Ad-Rate Limbo Dance

Print publishers are up in arms over extra discounts they say media agency conglomerate GroupM has been demanding in exchange for business from its clients, a blue-chip roster of names that includes Macy’s, Church & Dwight and ConAgra.

Volume discounts are standard practice in ad buying. But the publishing executives — all of whom requested anonymity so as not to jeopardize their chances of getting business from the holding company giant — said the agency’s demands were unusual if not unprecedented.

According to at least six publishers reached for this story, WPP-owned GroupM sought an additional agency discount that would be shared across all its clients, on top of volume discounts those clients already receive.

Some publishers also said GroupM was seeking pricing parity across all its clients, regardless of spending level. In one such scenario, a small-volume client would get the same rate as a big client even though it is spending less.

Some agencies have tried to seek pricing parity over the years, but the strategy is difficult because the publisher’s cost of handling clients can vary widely from one to the next. There’s also the potential for backlash from big advertisers. Some have tried to minimize this outcome in part by setting up a separate buying unit at an agency.

“I would not like this very much if I were a large client at an agency,” a former client media director at a top 50 advertiser said, speaking generally of the practice. “Why should the spending of a large client help get a better rate for another agency client?”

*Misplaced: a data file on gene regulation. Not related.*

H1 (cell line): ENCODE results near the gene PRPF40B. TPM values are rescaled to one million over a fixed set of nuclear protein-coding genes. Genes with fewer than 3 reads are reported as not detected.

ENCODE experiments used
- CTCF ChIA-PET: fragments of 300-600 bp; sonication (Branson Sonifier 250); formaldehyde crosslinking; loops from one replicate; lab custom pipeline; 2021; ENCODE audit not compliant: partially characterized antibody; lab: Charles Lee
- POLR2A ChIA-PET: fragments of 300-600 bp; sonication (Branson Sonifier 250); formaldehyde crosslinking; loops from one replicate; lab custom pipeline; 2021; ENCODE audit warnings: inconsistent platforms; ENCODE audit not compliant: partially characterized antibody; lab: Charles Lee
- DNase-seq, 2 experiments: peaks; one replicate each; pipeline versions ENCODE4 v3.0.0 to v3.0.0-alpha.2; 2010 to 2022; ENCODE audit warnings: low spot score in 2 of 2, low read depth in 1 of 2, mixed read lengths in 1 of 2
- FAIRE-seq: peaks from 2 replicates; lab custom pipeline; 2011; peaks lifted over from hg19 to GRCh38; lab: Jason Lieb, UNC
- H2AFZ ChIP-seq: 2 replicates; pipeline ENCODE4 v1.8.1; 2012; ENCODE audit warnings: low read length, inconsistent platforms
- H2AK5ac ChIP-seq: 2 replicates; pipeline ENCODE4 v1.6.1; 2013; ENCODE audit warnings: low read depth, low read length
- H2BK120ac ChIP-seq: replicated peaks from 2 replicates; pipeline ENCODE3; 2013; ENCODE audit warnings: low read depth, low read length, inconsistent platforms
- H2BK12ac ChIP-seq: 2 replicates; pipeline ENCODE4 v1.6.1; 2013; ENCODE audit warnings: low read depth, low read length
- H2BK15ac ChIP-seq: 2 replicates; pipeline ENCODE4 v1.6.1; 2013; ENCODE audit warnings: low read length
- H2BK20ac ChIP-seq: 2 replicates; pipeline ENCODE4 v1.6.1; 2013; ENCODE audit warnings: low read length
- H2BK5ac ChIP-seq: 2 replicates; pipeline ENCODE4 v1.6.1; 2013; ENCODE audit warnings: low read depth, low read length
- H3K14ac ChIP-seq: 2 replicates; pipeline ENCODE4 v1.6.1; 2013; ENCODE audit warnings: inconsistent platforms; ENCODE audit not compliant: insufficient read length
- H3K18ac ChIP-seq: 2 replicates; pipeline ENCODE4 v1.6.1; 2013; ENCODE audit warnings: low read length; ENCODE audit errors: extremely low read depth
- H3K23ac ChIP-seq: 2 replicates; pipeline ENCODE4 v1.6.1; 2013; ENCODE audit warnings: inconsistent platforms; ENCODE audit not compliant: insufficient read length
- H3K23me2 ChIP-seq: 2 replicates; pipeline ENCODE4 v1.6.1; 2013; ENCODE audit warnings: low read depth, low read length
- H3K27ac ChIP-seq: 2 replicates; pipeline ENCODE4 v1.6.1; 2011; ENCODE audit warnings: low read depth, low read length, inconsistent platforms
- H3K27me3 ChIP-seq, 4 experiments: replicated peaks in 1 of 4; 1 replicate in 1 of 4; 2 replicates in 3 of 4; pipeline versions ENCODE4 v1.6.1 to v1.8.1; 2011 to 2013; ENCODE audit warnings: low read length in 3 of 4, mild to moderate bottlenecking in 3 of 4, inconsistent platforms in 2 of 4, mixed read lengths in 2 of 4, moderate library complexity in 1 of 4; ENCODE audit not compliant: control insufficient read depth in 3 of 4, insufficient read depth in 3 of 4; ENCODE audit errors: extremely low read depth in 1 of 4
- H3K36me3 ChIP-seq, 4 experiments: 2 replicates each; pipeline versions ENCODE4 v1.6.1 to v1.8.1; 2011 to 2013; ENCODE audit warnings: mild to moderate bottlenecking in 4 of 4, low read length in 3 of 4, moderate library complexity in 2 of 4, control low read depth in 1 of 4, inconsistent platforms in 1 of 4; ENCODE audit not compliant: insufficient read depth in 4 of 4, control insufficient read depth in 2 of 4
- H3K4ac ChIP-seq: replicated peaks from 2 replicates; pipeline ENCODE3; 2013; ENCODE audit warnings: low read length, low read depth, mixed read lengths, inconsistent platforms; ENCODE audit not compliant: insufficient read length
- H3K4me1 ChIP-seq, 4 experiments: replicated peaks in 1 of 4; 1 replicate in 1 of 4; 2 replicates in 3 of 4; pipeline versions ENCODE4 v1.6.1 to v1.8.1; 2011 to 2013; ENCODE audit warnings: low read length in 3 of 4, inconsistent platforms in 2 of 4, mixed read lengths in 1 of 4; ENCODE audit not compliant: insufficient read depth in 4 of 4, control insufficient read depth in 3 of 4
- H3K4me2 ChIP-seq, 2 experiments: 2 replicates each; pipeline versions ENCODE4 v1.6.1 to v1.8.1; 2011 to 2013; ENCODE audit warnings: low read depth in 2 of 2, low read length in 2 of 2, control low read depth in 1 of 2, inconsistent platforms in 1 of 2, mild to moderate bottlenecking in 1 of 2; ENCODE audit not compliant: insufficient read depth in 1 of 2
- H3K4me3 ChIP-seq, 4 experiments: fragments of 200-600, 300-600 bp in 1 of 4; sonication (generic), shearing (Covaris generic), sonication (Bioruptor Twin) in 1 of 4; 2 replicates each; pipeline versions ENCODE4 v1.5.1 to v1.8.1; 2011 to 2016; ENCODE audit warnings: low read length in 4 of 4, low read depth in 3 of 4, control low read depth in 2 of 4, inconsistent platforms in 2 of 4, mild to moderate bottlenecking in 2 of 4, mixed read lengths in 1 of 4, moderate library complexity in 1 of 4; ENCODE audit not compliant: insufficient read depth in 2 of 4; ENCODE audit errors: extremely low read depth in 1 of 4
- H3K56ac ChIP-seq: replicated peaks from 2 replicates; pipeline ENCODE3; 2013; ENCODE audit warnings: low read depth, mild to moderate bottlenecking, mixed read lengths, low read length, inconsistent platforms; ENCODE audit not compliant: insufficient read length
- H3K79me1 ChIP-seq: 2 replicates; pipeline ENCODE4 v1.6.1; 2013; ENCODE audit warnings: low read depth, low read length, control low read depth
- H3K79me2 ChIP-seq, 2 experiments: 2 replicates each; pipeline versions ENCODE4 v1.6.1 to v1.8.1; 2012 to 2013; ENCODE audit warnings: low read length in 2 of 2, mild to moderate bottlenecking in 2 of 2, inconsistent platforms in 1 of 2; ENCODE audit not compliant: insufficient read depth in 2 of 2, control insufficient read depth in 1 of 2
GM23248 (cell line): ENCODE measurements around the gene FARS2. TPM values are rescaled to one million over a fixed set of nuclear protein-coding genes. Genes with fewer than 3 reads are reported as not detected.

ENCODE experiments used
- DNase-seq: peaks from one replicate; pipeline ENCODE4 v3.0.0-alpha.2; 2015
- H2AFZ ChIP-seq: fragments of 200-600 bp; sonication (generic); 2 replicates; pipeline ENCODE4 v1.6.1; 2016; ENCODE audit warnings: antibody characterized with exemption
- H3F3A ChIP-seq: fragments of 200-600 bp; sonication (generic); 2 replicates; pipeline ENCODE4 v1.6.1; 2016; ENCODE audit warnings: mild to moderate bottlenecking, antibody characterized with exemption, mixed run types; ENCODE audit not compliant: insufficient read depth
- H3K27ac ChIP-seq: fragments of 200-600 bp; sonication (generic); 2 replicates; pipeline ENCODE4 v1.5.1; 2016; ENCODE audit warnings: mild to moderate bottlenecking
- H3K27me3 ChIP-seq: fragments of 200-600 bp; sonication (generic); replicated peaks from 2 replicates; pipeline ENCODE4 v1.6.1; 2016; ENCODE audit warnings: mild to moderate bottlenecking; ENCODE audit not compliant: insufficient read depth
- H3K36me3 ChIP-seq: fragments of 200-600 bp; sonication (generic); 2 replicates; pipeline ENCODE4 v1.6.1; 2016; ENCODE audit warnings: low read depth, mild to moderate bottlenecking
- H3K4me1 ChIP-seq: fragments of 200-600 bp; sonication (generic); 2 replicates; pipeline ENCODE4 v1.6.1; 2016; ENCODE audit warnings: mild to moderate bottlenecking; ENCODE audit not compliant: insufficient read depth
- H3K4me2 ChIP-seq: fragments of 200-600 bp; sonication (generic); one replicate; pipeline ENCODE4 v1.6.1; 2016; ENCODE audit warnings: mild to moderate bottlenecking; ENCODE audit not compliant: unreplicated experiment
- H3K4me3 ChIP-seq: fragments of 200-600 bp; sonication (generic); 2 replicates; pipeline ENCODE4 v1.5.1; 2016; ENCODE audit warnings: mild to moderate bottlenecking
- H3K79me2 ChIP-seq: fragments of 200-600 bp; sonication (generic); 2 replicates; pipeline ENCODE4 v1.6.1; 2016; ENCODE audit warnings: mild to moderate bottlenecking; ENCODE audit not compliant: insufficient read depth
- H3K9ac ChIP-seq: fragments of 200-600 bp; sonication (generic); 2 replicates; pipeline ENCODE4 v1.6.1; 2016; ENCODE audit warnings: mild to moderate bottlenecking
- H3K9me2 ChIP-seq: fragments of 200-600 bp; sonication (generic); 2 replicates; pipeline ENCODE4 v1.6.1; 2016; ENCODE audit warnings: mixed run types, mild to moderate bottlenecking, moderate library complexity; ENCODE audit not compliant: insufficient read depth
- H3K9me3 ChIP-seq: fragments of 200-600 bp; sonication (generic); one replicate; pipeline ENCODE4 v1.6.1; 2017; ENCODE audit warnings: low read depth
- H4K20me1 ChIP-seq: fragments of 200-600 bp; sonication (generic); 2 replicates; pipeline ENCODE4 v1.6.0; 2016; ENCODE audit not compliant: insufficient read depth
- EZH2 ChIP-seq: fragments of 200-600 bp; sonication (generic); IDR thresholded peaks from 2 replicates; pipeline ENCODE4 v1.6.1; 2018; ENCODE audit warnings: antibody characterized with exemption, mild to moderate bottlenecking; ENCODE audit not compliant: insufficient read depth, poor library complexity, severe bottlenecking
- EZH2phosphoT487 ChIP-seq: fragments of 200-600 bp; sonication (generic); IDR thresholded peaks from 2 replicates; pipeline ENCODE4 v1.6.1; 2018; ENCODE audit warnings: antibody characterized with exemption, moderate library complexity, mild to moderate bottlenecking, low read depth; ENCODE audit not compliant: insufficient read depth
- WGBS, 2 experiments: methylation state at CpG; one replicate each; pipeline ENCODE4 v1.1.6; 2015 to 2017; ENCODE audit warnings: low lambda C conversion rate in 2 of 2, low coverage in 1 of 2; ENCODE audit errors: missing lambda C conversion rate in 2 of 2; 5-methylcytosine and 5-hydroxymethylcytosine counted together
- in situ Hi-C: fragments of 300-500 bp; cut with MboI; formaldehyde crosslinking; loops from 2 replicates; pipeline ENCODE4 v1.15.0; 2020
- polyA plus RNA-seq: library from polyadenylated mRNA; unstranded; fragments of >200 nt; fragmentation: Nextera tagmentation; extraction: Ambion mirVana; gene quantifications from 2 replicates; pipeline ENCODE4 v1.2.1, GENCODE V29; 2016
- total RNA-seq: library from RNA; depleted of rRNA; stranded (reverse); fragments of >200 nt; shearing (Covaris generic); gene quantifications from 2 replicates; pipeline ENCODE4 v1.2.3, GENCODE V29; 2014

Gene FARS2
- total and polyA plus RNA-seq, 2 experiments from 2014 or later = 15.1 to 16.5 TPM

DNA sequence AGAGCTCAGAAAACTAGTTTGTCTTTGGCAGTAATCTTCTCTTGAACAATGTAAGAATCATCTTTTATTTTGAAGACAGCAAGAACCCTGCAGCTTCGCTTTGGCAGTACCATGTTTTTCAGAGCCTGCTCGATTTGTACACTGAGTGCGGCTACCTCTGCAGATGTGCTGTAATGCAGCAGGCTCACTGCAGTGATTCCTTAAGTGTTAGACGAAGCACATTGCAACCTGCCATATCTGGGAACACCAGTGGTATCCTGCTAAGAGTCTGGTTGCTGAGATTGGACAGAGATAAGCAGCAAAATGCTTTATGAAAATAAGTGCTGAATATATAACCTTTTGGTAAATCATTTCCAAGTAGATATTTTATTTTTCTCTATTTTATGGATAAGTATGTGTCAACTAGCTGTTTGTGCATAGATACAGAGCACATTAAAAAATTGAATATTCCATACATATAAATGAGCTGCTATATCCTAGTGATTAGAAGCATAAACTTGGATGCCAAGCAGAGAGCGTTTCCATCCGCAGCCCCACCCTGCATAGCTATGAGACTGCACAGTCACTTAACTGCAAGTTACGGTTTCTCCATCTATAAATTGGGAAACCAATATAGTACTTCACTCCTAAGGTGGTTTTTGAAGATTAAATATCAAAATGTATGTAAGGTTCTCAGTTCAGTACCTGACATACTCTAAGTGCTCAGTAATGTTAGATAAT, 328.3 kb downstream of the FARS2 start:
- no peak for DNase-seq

One publisher who’s been approached by GroupM put it more bluntly: “What they’re doing is unconscionable.”

GroupM would not confirm the specifics of the alleged demands. Instead, it issued a statement, saying: “GroupM always has and always will do everything it can to negotiate the best possible agreements it can for our clients. There is nothing remotely unusual or unprecedented in any of the negotiations or transactions we have engaged in since the consolidation of our print buying operations last summer.”

Publishers said they began hearing of the demands after last summer, when GroupM consolidated its print buying units with the stated goal of gaining more clout with publishing companies. The change affected Mindshare, Mediaedge:cia, MediaCom and Maxus, which together represented an estimated $800 million in print buying last year. GroupM has taken similar steps with its local broadcast and radio buying units.

This latest wrinkle in media negotiations comes at a time when agencies face immense pressure from clients to get more for their marketing dollars. Observers said the pressure is particularly pronounced from consumer packaged-goods advertisers. In turn, agencies — in a quest for cost savings — are trying to wring as much as possible out of their media vendors. Agencies that succeed in doing so get bragging rights that are useful when pitching new business.

Despite their complaining, some publishers readily concede that after years of discounting pages for the sake of getting market share, they as an industry bear some of the responsibility of the pickle they find themselves in.

When ad revenue was flowing in, publishers jacked up their rate bases on low-profit circulation to get the ad pages. The recession caused ad revenue to dry up, however, forcing many publishers to accept further discounts in a bid for market share or knock down their rate bases that no longer had adequate ad support. As one said: “We’ve done this to ourselves.”

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